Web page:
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Transatlantic co-operation is crucial in advancing international environmental policy-making. A new book on international environmental policy-making and transatlantic co-operation addresses this subject. The book documents the papers and discussion of an international expert workshop held in the run-up to the World Summit on Sustainable Development. Transatlantic understanding and partnership has become increasingly difficult over the past few years and yet needs to be high on the agenda.

The first part of the book assesses the institutional framework for transatlantic co-operation, the role of transatlantic co-operation in international environmental governance in general, and resulting implications for developing countries.

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The second part provides an in-depth analysis of the role of transatlantic co-operation in important areas of international environmental policy-making climate change; trade, investment and environment; agriculture and biotechnology; natural resources management; environment, conflict and peace. The concluding section sets out a transatlantic policy agenda for strengthening and advancing the international system of environmental governance. The book is based on a meeting of top-level practitioners and academics held in Lisbon, Portugal in The meeting was part of the preparations for the World Summit on Sustainable Development in Johannesburg in This meeting and the production of the book was generously supported by the Luso American Foundation and the German Marshall Fund of the United States.

The Briefing Note conveys the basic recommendations coming out of the Lisbon meeting to a wider audience of political decision-makers and the interested public. Despite the increasing awareness of the benefits of SRs in the researcher community, there have been calls to increase the use of evidence synthesis in policy-making [ 5 , 6 ]. Using our experiences of producing SRs with Government Departments and Agencies within the UK and Europe we also, identify possible solutions and share our lessons learned. The paper primarily focuses on demand-led SRs, i. We have used the SR methodological process to identify challenges and solutions at each stage of the review process.

The first challenge of using SRs in environmental policy is that the time and resources required for their completion can prohibit their use. In some instances, the costs required for a SR can be met by explaining the benefits a full SR provides, e. This is especially important where decisions affect further resource allocation, numerous stakeholders, are high profile or controversial, and are likely to be subject to in-depth scrutiny.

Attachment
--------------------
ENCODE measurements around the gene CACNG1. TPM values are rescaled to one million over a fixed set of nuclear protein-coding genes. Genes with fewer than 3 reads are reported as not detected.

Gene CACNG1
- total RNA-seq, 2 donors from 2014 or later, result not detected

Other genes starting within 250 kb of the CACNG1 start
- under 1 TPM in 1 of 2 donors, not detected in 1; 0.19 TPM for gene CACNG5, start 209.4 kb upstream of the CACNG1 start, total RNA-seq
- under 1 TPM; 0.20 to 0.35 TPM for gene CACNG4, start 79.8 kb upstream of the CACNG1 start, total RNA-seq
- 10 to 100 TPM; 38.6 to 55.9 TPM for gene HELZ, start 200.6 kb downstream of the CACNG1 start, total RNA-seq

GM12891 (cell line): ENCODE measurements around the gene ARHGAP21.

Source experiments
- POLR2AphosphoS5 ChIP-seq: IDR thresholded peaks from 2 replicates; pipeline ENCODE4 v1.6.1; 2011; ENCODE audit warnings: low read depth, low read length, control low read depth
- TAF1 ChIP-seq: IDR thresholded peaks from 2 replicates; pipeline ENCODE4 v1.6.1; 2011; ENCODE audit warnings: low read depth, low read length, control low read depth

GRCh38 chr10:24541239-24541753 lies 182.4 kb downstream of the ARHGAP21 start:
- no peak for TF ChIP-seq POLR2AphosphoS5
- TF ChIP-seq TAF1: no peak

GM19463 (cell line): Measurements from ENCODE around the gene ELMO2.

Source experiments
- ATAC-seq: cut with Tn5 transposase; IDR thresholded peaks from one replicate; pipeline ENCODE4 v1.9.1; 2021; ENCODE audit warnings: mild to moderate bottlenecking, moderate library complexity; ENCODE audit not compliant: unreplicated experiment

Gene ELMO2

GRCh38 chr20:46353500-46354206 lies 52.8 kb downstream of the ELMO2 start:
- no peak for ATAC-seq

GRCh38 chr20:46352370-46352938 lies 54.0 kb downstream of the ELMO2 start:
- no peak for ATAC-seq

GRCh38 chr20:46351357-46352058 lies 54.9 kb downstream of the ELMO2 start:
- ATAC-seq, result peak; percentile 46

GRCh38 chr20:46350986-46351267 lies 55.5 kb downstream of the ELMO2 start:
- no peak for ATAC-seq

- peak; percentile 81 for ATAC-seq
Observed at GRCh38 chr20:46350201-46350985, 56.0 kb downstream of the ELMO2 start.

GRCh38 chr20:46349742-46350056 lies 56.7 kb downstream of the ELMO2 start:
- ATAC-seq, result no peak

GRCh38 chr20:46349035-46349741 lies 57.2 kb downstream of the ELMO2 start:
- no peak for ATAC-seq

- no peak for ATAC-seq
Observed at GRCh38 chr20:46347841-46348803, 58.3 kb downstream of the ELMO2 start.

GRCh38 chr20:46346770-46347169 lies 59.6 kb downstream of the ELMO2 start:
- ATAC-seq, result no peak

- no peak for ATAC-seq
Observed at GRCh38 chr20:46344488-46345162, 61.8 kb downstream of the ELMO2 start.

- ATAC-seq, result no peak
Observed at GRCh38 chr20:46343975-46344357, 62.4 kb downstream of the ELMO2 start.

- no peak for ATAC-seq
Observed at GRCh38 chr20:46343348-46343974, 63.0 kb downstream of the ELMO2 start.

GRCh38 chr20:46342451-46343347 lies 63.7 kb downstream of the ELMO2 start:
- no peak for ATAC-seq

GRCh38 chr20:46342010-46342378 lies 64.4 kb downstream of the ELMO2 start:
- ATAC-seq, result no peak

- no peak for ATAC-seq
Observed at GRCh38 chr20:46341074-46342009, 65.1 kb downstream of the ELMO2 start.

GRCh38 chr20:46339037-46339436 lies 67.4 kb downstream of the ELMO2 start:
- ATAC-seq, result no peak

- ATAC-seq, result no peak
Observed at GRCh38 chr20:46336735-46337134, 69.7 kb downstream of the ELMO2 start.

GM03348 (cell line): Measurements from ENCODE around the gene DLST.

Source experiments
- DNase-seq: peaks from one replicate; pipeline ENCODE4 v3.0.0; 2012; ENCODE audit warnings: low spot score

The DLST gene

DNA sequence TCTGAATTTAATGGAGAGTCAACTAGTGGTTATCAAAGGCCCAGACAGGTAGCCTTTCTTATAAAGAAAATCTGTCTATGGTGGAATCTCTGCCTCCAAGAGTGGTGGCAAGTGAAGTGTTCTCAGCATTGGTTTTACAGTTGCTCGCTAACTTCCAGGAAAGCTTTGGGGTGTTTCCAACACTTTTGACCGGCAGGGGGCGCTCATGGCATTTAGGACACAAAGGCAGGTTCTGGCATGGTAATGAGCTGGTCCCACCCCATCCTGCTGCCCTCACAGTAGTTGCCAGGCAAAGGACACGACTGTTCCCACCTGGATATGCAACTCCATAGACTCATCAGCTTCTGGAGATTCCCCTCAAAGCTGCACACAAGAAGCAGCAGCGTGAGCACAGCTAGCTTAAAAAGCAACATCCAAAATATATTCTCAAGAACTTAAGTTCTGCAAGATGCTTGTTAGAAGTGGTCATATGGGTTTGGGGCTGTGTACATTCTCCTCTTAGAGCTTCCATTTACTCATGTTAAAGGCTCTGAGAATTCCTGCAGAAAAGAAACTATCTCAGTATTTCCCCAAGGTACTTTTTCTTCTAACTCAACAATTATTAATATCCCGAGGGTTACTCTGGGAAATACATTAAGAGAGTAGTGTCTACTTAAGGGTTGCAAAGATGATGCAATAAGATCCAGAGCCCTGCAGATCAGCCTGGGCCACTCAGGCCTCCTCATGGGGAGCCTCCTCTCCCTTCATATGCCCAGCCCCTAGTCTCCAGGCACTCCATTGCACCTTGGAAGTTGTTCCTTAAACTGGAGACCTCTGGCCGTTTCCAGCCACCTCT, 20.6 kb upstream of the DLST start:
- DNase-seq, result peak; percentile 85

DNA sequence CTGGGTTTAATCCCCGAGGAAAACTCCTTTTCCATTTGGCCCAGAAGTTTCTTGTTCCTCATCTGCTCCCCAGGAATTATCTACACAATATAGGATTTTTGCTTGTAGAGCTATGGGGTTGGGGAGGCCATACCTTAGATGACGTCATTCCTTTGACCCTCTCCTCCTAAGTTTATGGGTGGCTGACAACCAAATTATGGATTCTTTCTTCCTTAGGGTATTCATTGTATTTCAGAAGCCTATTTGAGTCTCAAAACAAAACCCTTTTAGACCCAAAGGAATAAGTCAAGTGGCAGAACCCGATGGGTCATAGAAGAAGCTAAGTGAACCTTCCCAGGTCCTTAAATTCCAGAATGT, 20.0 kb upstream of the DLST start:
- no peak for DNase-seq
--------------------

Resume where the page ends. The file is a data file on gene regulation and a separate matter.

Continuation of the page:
A pragmatic approach may need to be taken where the rigour of best practice in SRs is not possible. Similar to the approach taken by Langer et al.

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Others have also identified alternative methods for evidence synthesis that could be used by decision makers and discussed their selection and use [ 9 , 10 ]. In our experience, a risk-based approach can identify the most appropriate method by taking into account how the outputs of the review will be used.

Making Environmental Policy by Daniel J. Fiorino - Paperback - University of California Press

Policy decisions of high consequence should always be supported by the more robust SR methods as outputs will need to withstand a high-level of scrutiny. More rapid methods may be more appropriate for scoping work or where there is no time for full SR [ 8 ]. Communicating the trade-off between the degree of the application of systematic methods and timeliness of reviews to policy-makers ensures the risk associated with the selected review method is transparent and understood.

Furthermore, close collaboration on the identification of the method is likely to increase legitimacy as the syntheses are recognised as having responded to the priorities and values of the users [ 7 , 11 ].

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A key challenge for SRs, as often with other types of research, is that they may be seen as not addressing relevant questions for policy-makers. This means the review may not help to inform policy-making but could also damage the reputation of SRs as these may then not be considered as useful. Ensuring that questions of direct relevance to decision makers are addressed by SRs has been identified as significantly enhancing the benefits of SRs [ 12 ].